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Yang Jian is Vice President of Shanghai Institutes for International Studies
China and Arctic Affairs
Yang Jian
2012 has witnessed increasing Chinese involvement in Arctic affairs. In April, Chinese
Premier Wen Jiabao visited Iceland and Sweden, and signed an agreement on collaborative
Arctic scientific investigation with Iceland. In July, China launched its fifth Arctic scientific
investigation and its research ice-breaker
took the Northern Sea Route as its transit
route for the first time. Reasonably, questions concerning China’s intention and interests in
Arctic affairs are widely speculated.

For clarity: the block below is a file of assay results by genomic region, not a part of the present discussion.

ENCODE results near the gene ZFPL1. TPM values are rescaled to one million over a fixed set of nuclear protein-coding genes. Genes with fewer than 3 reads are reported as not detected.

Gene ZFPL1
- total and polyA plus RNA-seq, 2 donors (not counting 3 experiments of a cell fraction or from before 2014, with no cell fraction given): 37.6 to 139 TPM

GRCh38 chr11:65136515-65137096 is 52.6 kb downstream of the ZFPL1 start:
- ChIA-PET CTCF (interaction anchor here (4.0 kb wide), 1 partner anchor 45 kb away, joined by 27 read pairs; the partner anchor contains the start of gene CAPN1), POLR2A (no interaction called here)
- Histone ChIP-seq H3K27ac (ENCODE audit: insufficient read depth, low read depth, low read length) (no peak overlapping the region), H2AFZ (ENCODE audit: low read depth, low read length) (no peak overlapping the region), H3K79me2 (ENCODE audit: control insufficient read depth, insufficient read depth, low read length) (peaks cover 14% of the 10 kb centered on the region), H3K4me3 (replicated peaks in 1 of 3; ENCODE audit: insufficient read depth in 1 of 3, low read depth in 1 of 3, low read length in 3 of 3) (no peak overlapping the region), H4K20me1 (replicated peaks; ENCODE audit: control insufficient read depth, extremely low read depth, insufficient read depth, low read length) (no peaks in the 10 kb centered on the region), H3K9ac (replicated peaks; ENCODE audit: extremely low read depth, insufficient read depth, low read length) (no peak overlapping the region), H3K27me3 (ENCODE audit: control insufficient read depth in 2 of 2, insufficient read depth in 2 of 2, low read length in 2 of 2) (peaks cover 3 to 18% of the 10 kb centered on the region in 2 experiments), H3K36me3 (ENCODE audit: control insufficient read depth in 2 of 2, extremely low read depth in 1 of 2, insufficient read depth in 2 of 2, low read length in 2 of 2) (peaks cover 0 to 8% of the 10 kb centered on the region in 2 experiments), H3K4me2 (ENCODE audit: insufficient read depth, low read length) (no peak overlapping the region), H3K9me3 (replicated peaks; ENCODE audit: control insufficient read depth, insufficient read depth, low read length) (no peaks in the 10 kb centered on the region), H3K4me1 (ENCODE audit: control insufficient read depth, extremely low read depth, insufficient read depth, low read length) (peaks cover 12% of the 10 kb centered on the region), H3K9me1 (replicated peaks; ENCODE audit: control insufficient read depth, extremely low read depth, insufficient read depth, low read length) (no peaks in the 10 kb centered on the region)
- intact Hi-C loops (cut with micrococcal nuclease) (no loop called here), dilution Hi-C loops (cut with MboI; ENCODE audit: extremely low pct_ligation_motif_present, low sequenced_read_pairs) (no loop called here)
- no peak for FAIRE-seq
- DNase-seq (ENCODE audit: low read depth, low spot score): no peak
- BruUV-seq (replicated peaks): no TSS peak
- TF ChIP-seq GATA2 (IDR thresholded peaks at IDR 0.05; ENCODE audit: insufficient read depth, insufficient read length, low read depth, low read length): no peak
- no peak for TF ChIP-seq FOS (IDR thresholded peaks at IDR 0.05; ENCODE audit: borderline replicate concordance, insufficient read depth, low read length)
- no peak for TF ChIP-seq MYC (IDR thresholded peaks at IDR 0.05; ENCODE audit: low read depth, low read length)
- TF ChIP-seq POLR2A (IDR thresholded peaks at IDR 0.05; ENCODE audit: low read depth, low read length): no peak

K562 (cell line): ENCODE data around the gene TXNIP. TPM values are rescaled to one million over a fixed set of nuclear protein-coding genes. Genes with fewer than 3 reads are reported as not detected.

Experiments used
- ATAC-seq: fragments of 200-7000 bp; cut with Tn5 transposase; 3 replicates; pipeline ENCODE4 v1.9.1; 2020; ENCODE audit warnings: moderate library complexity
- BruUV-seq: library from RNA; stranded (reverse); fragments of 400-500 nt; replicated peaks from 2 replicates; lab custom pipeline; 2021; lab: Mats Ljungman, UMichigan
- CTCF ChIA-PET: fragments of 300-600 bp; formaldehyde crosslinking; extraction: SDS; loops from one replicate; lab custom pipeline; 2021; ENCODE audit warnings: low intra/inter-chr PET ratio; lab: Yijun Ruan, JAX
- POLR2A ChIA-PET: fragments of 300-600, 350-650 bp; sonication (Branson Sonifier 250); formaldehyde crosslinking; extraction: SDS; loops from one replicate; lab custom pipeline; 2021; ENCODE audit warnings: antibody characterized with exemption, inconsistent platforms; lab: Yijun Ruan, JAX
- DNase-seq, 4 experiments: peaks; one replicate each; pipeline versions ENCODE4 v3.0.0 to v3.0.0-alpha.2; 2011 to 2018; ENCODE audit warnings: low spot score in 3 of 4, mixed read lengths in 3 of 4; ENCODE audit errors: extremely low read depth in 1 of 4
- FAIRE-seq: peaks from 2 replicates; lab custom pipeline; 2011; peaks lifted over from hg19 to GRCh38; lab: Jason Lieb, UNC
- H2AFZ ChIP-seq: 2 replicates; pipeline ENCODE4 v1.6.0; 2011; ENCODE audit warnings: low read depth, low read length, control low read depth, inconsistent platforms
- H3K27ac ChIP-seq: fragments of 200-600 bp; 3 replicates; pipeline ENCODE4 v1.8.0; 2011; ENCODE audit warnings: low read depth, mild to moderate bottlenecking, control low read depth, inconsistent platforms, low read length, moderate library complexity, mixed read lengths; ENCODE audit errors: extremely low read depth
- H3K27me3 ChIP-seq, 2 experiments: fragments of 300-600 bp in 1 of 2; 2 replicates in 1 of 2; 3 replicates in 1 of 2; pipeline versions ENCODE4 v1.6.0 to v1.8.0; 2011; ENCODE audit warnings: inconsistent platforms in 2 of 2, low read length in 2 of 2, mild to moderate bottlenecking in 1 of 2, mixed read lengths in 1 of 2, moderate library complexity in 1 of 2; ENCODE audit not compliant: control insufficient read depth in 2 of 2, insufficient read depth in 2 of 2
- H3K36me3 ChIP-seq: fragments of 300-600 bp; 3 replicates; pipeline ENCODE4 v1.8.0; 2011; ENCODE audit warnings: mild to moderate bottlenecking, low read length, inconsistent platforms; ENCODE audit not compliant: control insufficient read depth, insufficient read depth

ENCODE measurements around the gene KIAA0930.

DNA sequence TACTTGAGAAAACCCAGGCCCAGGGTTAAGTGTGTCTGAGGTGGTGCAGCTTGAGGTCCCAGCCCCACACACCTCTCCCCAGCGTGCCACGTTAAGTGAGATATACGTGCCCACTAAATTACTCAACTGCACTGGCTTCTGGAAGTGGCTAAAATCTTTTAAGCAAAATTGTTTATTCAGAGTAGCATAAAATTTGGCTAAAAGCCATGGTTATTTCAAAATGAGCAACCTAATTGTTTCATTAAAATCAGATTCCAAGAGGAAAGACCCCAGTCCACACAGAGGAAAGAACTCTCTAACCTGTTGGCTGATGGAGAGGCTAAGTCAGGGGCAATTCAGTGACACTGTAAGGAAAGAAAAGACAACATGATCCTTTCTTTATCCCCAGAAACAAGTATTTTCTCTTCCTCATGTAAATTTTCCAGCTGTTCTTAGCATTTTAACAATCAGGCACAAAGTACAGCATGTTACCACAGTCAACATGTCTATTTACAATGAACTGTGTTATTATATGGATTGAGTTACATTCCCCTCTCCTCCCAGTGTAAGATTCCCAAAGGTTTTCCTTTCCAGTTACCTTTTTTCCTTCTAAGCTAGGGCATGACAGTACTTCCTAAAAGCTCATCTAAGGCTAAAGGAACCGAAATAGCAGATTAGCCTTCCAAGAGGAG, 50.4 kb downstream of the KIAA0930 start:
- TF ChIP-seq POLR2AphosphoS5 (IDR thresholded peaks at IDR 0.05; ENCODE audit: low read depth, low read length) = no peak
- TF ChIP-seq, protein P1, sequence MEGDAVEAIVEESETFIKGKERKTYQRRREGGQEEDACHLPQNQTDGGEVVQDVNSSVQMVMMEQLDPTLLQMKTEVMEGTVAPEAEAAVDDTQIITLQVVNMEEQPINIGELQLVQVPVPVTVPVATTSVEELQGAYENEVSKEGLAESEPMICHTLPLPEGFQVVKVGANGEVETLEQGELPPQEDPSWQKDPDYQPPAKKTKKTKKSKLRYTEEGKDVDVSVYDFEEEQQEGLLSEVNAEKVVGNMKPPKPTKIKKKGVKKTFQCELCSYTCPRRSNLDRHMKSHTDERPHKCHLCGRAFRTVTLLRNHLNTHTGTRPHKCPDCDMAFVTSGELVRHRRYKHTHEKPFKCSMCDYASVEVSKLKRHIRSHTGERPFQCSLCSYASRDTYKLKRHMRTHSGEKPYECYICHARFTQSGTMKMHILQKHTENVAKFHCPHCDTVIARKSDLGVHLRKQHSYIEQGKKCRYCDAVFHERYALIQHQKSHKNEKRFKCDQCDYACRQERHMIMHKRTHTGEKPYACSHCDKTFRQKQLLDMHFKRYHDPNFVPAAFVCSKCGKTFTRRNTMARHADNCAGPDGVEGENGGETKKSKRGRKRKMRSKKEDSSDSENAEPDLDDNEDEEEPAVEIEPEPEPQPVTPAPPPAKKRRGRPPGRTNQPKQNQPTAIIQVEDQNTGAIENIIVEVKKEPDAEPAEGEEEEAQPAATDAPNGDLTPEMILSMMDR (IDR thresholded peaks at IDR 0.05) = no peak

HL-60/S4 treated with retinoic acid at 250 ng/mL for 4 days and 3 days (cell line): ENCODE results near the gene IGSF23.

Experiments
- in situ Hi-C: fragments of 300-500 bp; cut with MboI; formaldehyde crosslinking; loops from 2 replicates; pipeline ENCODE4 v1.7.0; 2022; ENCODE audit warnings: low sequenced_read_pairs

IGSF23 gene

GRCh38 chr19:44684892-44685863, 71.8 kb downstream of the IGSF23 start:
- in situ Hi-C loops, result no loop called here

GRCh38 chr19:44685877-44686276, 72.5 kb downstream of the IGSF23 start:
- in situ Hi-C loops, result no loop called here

For China, Arctic affairs can be divided into those of a regional nature and those of global
implications. It has been China’s position that the former should be properly resolved
through negotiation between countries of the region. China respects the sovereignty and
sovereign rights of Arctic countries, and hopes that they can collaborate with each other and
peacefully resolve their disputes over territory and sovereignty.
In contrast, China maintains that global Arctic affairs need to be handled through global
governance and multi-party participation, because such trans-continental issues as climate
change, ice melting, environmental pollution and ecological crisis all pose serious challenges
to humankind as a whole and cannot be solved by any single country or region. Instead,
solving them requires that all nations work together to provide the necessary public goods
that Arctic governance entails. Certainly, countries of the region bear more responsibilities in